desertrain10 · ✭✭✭✭✭


Last Active
  • Re: She tweeted against the Mexican Cartels, they tweeted her murder.

    Shizlansky wrote: »
    And these crackers worrying about ISIS but a border country gives no fucks about nothing.

    Cratels =USA

    Them niggas working hand and hand.


    people are suffering right in our back yard so much so they sending their children here alone to escape the violence but the only thing the government is willing to do is build a fence

    and they expect the american public to believe their endeavors in the middle east are of a noble intent


    obviously its about the money

    the war on drugs has become too profitable for too many people:

    mexican drug cartels

    corrupt mexican elected officials

    american police unions

    american banks
    (interesting read:

    american congressmen who are paid to keep drugs like weed illegal by big pharmaceutical corporations

    shit is a joke

  • Re: Potty Mouth Princess


    was the video offensive? Sure, for more than one reason. It felt dirty. And exploitative. But that was the point

    the video wasn't suppose to be an informative ...and most the info relayed in the message is already common knowledge unless you live under a rock

    the video was designed to stir up controversy and draw attention to the company.

    and hopefully enough of its viewers, particularly those who are predisposed to the message, will be inspired to buy one of their tshirts and/or donate their time to the cause of ending gender inequality

    sure its producers expected the backlash

    the offensive nature of the video is the only reason why the video will reach so many people

    The IconoclastCunt_LyfeMsSouthernLPastThePayPalPimp.dwade206Bazz-B
  • Re: Police gun down 17 year old unarmed black teen. (Update) Grand Jury Now Being Investigated

    Copper wrote: »

    who is she?
    and how is there not enough...all those fucking witnesses with the same story
    DarcSkies wrote: »

    WASHINGTON — The police officer who fatally shot Michael Brown in Ferguson, Mo., two months ago has told investigators that he was pinned in his vehicle and in fear for his life as he struggled over his gun with Mr. Brown, according to government officials briefed on the federal civil rights investigation into the matter.

    The officer, Darren Wilson, has told the authorities that during the scuffle, Mr. Brown reached for the gun. It was fired twice in the car, according to forensics tests performed by the Federal Bureau of Investigation. The first bullet struck Mr. Brown in the arm; the second bullet missed.

    The forensics tests showed Mr. Brown’s blood on the gun, as well as on the interior door panel and on Officer Wilson’s uniform. Officer Wilson told the authorities that Mr. Brown had punched and scratched him repeatedly, leaving swelling on his face and cuts on his neck.

    This is the first public account of Officer Wilson’s testimony to investigators, but it does not explain why, after he emerged from his vehicle, he fired at Mr. Brown multiple times. It contradicts some witness accounts, and it will not calm those who have been demanding to know why an unarmed man was shot a total of six times. Mr. Brown’s death continues to fuel anger and sometimes-violent protests.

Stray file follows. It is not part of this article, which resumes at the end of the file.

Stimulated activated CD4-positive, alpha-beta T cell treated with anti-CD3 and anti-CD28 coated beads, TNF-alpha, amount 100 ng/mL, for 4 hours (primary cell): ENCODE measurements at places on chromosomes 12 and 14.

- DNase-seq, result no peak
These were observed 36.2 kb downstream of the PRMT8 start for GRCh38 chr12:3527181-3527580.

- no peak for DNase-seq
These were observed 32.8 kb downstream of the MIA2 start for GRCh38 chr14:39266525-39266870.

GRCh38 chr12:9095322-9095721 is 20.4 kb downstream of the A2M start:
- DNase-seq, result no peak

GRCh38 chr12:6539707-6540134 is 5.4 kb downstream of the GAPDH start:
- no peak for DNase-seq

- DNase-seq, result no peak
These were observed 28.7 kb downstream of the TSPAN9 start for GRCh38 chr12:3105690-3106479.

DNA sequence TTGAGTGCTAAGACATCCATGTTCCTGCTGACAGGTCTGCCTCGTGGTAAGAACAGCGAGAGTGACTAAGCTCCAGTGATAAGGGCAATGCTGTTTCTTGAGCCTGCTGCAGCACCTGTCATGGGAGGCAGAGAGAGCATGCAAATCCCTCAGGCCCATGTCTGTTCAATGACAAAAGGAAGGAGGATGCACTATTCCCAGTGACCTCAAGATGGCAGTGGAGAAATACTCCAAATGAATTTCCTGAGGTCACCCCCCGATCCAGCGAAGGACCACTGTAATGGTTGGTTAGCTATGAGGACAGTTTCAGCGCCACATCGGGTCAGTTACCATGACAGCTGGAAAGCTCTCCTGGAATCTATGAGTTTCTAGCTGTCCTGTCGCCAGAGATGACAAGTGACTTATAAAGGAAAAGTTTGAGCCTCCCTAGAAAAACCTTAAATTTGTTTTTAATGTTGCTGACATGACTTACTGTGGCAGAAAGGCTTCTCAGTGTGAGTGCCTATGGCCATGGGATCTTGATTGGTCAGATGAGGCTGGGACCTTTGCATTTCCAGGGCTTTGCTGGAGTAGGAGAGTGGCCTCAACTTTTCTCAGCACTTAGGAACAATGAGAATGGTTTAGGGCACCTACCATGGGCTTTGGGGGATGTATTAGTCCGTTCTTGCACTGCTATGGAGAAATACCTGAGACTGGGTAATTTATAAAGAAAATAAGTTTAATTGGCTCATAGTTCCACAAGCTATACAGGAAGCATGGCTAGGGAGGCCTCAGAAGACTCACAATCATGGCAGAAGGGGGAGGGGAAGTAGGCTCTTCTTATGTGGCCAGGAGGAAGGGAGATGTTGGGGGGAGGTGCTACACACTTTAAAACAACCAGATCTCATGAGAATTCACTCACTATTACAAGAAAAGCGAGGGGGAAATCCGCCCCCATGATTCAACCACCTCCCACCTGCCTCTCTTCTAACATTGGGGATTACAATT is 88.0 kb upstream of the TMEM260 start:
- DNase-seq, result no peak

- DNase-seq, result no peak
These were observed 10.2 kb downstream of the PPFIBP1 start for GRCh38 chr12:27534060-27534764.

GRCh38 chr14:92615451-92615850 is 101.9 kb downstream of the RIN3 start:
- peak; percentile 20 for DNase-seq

In September, Officer Wilson appeared for four hours before a St. Louis County grand jury, which was convened to determine whether there is probable cause that he committed a crime. Legal experts have said that his decision to testify was surprising, given that it was not required by law. But the struggle in the car may prove to be a more influential piece of information for the grand jury, one that speaks to Officer Wilson’s state of mind, his feeling of vulnerability and his sense of heightened alert when he killed Mr. Brown.

    Police officers typically have wide latitude to use lethal force if they reasonably believe that they are in imminent danger.

    The officials said that while the federal investigation was continuing, the evidence so far did not support civil rights charges against Officer Wilson. To press charges, the Justice Department would need to clear a high bar, proving that Officer Wilson willfully violated Mr. Brown’s civil rights when he shot him.

    The account of Officer Wilson’s version of events did not come from the Ferguson Police Department or from officials whose activities are being investigated as part of the civil rights inquiry.

    In the many accounts of Mr. Brown’s death, the most potent imagery has come from his final moments, when he and Officer Wilson faced each other on Canfield Drive. Some witnesses have said that he appeared to be surrendering with his hands in the air as he was hit with the fatal gunshots. Others have said that Mr. Brown was moving toward Officer Wilson when he was killed.

    Few witnesses had perfect vantage points for the fight in the car, which occurred just after noon on Aug. 9. Mr. Brown was walking down the middle of the street with a friend, Dorian Johnson, when Officer Wilson stopped his S.U.V., a Chevy Tahoe, to order them to the sidewalk.

    Within seconds, the encounter turned into a physical struggle, as the officer and Mr. Brown became entangled through the open driver’s-side window.

    Why did the police shoot an unarmed black teenager in a St. Louis suburb, and what has unfolded since then? Here’s what you need to know about the situation in Missouri.
    OPEN Graphic

    One witness, Piaget Crenshaw, said later that while she could not see clearly, it appeared Mr. Brown was “trying to flee.” Another witness, Tiffany Mitchell, said that she had watched with alarm from a close distance and that as the two briefly struggled, “Michael was pulling off and the cop was trying to pull him in.”

    Michael T. Brady, who lives nearby, said that the altercation was “something strange,” but that he could not tell exactly what was happening. “I can’t say whether he was punching the officer or whatever,” Mr. Brady said. “But something was going on in that window, and it didn’t look right.”